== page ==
Can Trichotillomania Go Away on Its Own?

Trichotillomania is a mental disorder that urges a person to pull hair from different parts of the face, scalp, and body. Many people suffering from this illness try to put an end to this habit using different methods but many of them fail. This condition usually develops in childhood or adolescence when a person undergoes stressful or traumatic events that lead them to develop this habit.



To be able to treat it, you need to know the symptoms and triggers to figure out whether it can be cured without medical attention or not. This is why we’ve gathered the following information to help you save yourself or a loved one.


Some symptoms are easy to spot and manage; however, for some people, it can be overwhelming and crippling to the point that they cannot do anything about it. The most common spots where you will find missing hair are the scalp, eyebrows, and eyelids. A person suffering from trichotillomania will tend to be socially or occupationally withdrawn and lack the spirit to engage in any kind of work. In stressful situations, they may feel the tension building up in their body, and the only way to release it is by pulling their hair. No matter how hard they try to fight the urge, they may end up doing it because the feeling is too strong to shake off. Some people pull strands of their hair or chew on it.

Not everyone has the same level of awareness while pulling their hair. For instance, some of them focus on the action itself to relieve stress or combat boredom. Others may do it without realizing it while watching TV or reading. Most of them engage in other behaviors such as skin picking and lip and nail-biting.

Increasing Awareness

You can try to help yourself or others by researching more about the disorder to understand its nature and how to combat it. The first step towards healing is becoming aware of the behavior and determining what triggers it. One of the most effective ways to do so is to keep a journal because the person in question will not be able to remember all the dates, events, and symptoms that they go through every day.

In a journal, a person suffering from this condition should record when they pull your hair and what kind of situations urge them to do so. It might also help to identify the location they were in and how situations make them feel. They should review their behavior weekly to track the patterns and become aware of them the next time they happen.

Another step towards becoming more aware of this behavior is identifying the triggers. These can include internal triggers, such as emotional states and physiological changes, or external factors such as people, places, and situations. In the article Trichotillomania – Hair Pulling Disorder, medical professionals state that the only outlet for some people to alleviate their stress or feel slightly better is to sensory seek through hair pulling, which diverts one’s attention from anxiety or pain. The problem is that even if they can control it, they may refuse to because they want to feel the relief that follows hair pulling.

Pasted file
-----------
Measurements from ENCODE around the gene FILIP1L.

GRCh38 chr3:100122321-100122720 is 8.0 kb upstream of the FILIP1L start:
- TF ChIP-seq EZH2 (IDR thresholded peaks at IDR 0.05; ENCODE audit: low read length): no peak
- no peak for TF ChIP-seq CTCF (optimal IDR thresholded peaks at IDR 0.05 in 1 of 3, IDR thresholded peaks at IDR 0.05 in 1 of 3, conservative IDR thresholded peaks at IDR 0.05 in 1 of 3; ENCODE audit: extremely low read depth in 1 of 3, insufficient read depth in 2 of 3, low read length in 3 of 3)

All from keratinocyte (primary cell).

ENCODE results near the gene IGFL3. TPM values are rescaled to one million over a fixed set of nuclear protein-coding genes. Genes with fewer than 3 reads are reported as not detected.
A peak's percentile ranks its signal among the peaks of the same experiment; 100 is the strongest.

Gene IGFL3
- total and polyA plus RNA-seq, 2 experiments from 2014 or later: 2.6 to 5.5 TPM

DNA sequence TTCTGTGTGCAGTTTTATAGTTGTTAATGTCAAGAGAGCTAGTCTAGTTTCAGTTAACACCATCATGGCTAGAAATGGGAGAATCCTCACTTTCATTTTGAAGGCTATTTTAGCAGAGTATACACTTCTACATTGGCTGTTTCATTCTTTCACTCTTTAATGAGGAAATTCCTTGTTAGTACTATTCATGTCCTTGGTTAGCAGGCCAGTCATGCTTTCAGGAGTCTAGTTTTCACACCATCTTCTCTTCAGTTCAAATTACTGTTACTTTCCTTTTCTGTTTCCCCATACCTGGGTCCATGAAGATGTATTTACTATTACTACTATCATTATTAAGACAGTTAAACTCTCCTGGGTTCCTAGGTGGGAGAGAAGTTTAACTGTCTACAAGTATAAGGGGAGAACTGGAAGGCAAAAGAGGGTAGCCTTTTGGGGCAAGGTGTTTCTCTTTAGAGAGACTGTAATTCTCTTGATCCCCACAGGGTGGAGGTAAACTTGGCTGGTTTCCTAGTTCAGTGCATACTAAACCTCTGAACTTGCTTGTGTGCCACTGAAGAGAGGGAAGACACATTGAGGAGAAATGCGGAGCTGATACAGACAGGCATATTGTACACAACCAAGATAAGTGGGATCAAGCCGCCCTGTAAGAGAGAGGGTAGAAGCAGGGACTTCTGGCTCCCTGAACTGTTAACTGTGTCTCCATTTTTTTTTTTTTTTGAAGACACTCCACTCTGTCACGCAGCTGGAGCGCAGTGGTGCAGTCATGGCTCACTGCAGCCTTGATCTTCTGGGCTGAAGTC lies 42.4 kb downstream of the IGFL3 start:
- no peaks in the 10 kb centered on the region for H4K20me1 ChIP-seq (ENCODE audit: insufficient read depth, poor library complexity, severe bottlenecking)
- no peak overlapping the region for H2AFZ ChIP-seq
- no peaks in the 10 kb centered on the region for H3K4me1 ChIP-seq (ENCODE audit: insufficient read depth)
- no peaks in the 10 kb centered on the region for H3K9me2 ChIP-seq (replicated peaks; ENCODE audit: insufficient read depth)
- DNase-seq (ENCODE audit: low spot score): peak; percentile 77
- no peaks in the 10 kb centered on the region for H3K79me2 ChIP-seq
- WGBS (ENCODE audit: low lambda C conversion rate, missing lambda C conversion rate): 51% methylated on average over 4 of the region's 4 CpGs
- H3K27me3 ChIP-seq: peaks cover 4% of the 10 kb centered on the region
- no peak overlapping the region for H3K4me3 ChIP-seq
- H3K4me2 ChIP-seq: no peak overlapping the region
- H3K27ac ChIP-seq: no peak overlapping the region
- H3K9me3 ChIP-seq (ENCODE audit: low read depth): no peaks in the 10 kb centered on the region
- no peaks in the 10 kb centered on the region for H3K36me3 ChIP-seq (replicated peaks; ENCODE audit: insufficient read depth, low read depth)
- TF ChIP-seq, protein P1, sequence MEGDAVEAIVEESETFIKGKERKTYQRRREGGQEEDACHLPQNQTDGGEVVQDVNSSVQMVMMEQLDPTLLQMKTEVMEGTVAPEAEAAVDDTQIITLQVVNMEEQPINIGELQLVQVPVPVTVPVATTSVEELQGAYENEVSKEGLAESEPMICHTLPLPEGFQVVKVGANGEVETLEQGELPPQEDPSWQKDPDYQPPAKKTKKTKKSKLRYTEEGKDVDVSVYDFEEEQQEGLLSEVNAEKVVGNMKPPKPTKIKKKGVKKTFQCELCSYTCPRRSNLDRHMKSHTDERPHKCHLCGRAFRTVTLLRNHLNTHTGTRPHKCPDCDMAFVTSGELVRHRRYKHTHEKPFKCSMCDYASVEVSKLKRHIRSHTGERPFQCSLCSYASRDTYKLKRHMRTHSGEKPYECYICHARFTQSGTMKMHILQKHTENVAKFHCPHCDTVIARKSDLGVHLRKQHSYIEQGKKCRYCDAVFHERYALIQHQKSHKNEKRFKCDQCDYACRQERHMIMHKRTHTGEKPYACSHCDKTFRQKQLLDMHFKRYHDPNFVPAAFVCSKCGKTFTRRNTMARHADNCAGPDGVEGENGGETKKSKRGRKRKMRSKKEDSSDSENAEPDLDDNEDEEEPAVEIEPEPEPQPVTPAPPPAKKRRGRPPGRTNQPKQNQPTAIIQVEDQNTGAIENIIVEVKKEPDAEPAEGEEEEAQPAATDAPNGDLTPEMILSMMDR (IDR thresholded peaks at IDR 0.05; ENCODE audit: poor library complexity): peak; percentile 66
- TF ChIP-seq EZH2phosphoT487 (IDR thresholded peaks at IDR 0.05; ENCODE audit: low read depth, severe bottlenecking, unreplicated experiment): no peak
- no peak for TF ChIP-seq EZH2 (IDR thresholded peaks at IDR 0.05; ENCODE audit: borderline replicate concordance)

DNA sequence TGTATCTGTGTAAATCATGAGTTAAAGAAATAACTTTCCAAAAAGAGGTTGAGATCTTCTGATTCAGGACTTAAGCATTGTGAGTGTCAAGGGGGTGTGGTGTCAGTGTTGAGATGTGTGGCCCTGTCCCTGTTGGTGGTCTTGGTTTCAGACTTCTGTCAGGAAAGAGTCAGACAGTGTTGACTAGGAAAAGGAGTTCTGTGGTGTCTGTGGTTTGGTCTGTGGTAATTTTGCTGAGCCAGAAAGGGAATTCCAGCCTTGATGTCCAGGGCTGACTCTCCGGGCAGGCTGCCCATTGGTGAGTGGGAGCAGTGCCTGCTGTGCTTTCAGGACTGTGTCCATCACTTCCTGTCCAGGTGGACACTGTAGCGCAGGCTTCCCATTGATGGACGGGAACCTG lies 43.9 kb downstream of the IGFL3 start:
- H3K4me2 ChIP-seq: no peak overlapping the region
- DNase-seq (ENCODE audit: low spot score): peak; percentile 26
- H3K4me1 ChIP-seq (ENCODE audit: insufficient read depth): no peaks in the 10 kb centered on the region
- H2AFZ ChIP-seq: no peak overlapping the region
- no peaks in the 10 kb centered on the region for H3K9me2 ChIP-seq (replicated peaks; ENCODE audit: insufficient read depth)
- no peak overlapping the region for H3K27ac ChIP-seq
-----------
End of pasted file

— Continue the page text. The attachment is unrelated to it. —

Behavioral Therapy

One of the first lines of treatments for trichotillomania is behavioral therapy, which includes some core elements that depend on self-monitoring. The patient in question should engage in another action as soon as they feel like pulling their hair.


For instance, they should keep their hands busy with something else such as sitting on them, clenching, or using a stress ball to avoid touching their face or hair. However, the most devastating part of this kind of therapy is the relapse that usually follows, which is why patients should always seek professional help.


Some doctors resort to pharmacotherapy along with behavioral therapy to regulate the neurotransmitters responsible for this urge and to thus decrease it. If patients are clinically depressed, antidepressants are prescribed to alleviate this symptom.

Scientists argue that trichotillomania is an addiction and it can thus be treated as one. Accordingly, they suggest blocking the opioid binding effect through medications. These pills can decrease the positive sensation of pulling hair, so patients will not have a reason to do it in the first place. Other researchers suggest using atypical neuroleptics.

It is difficult to live with trichotillomania as it affects various aspects of one’s life and lowers self-esteem. Patients should accept that they are suffering from it and try to increase their awareness of this disorder to figure out ways to help themselves. It’s a condition that cannot go away on its own without any interference. If a patient cannot stop pulling their hair, they should seek help from professionals and consider medications.


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